It drove some 1.5 million farmers and herders off their land and into cities and towns like Homs, Palmyra and Damascus.

"It's not a coincidence that, immediately prior to the civil war in Syria, the country experienced the worst drought on record," US Secretary of State John Kerry said in Milan last month.

According to Francesco Femia of The Center for Climate and Security in Washington DC, research has shown the Syrian drought "was made two-to-three times more likely because of climate change".

Many a report has suggested that water scarcity, exacerbated by global warming, has fuelled deadly conflicts in the Middle East and Africa, thus contributing to the flood of refugees seeking a better life in Europe and elsewhere.

Experts warn the situation is likely to worsen as climate conditions become more hostile to human survival -- and people become more desperate.

- 'Threat multiplier' -

While climate change is not, on its own, a direct cause of conflict, competition for dwindling water and land resources can certainly fan flames in an already volatile situation, say analysts.

"Climate change is a 'threat multiplier'," Femia told AFP.

"If, in a certain place, you introduce climate stress to the kinds of natural resource deficiencies that can contribute to state failure or conflict, you increase the likelihood of a conflict occurring."

In July, an international team of scientists, policy analysts, financial and military risk experts, cautioned that food and water shortages would boost future conflicts over resources, mass migration and state failure.

Even sophisticated governments may be unable to deal with the combination of pressures, said the report entitled "Climate Change, a Risk Assessment".

"The expansion of ungoverned territories would in turn increase the risks of terrorism," with large numbers of marginalised and disenfranchised people to recruit from, said the report compiled for policymakers.

Negotiators from 195 nations will gather in Paris until December 11 to craft a pact to stave off worst-case-scenario climate change by limiting emissions of climate-altering greenhouse gases.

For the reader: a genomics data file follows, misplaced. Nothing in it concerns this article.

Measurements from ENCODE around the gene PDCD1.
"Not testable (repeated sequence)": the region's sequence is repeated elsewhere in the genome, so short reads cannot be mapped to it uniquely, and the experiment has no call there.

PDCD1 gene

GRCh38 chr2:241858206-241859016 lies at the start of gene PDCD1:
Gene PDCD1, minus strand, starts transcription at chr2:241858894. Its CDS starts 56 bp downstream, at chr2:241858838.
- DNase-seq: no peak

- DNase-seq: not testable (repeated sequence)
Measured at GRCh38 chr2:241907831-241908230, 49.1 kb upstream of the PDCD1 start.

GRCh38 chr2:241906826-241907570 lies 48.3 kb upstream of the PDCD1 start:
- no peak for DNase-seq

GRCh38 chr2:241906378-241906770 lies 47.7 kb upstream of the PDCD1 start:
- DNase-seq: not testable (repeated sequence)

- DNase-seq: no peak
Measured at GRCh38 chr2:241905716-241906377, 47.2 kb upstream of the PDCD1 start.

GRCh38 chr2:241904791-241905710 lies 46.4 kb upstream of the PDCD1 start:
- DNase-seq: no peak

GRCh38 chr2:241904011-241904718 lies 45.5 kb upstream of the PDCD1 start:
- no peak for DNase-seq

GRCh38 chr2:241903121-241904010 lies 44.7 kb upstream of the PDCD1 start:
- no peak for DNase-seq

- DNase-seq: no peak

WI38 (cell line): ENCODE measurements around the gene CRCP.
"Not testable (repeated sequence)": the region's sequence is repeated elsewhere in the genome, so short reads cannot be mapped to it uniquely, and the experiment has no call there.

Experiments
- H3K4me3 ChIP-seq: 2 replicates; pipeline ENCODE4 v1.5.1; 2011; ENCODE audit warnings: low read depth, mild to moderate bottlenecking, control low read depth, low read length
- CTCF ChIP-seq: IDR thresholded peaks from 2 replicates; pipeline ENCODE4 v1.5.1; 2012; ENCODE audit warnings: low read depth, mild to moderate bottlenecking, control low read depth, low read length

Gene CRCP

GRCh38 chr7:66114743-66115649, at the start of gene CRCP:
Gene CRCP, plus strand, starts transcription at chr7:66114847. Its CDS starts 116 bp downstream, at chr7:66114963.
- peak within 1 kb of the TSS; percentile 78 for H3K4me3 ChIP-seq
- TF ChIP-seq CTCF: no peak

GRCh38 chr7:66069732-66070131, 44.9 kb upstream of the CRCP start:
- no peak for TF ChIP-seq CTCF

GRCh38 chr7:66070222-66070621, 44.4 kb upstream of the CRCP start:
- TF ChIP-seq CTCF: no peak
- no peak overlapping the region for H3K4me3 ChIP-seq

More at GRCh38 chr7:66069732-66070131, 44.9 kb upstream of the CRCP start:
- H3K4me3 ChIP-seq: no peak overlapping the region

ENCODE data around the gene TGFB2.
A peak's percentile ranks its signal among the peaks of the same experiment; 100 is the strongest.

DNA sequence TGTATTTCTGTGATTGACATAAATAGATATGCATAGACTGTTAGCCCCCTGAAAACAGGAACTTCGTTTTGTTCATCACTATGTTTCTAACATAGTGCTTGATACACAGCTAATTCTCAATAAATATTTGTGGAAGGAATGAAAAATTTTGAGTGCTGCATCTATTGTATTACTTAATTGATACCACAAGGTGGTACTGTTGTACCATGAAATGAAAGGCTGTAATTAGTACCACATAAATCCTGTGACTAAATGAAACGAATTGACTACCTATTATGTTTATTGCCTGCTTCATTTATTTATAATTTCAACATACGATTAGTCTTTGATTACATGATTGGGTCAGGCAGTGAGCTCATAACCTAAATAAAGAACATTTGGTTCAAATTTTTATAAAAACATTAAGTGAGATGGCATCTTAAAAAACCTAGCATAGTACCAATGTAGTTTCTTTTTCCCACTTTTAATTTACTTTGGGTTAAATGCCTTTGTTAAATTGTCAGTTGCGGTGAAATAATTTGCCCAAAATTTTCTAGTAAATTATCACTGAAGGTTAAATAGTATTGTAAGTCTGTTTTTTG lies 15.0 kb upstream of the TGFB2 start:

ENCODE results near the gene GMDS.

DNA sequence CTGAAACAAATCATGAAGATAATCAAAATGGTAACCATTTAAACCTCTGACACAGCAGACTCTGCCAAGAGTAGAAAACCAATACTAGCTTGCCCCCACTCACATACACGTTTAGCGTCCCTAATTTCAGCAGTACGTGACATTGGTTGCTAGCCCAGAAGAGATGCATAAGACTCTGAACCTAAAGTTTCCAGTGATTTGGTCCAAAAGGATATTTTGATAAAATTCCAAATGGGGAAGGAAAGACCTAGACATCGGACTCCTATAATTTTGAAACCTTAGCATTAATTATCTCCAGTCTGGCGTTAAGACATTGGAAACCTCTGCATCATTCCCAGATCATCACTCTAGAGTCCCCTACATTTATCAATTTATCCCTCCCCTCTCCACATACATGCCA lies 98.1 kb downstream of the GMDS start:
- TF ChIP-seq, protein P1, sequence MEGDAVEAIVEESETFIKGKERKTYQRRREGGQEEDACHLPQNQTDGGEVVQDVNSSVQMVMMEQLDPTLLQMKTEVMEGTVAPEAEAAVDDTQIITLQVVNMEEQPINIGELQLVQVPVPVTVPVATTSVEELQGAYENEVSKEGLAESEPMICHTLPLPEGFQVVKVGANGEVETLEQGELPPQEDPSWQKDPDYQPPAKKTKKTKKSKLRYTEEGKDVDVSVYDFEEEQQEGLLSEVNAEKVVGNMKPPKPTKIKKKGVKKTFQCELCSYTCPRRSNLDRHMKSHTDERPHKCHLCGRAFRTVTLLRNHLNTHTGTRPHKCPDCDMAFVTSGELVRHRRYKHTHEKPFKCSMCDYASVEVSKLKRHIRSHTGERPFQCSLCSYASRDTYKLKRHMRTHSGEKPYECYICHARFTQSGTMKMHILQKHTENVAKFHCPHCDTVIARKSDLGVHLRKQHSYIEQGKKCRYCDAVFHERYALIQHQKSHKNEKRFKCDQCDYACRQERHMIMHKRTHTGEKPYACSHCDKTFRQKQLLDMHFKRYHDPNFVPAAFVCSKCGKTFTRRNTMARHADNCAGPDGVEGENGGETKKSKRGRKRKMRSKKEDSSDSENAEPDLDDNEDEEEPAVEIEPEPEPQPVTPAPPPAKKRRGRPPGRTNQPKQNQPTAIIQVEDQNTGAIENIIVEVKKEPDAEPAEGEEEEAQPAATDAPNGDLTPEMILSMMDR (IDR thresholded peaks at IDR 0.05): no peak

The goal is to limit warming to two degrees Celsius (3.6 degrees Fahrenheit) above mid-19th century levels, when industrial-scale emissions began.

Even a 2 C increase will mean a land-gobbling sea level rise, longer and more frequent droughts, and increasingly acute water shortages, scientists say. But the projected impacts worsen significantly beyond the two degree threshold.

A recent report by the Washington-based World Resources Institute warned that "high water stress" in Syria and its neighbours "will likely deteriorate in the coming decades."

"A well-documented path can connect water scarcity to food insecurity, social instability and potentially violent conflict," it said, adding that "climate change amplifies scarcity worries."

Earlier this month, Toby Lanzer, the UN's humanitarian coordinator for the Sahel, warned that Europe's migrant crisis will become worse if the Paris climate summit fails countries in the drought-stricken Lake Chad basin.

Some 2.5 million people in the region have been displaced by a toxic mix of drought, poverty and conflict.

An estimated 850,000 migrants have entered the European Union so far this year, mainly from the Middle East and North Africa.

- 'Increasing evidence' -

"There is increasing evidence ... that there may be a statistically-significant correlation between climate change and conflict," Femia said.

This was borne out, he said, "in places like Kenya, where a changing climate has been linked to conflicts between pastoralists and farmers, and in Syria, where a mass internal displacement of people may be connected to political turmoil."

President Francois Hollande of climate summit host France, also linked climate and conflict in a magazine interview this week.

"Even if we solve the problem of Syria, we will still be confronted with the migration of millions of people forced to move because they can't cultivate their land," he told l'Express.

"This disorder can engender new conflicts."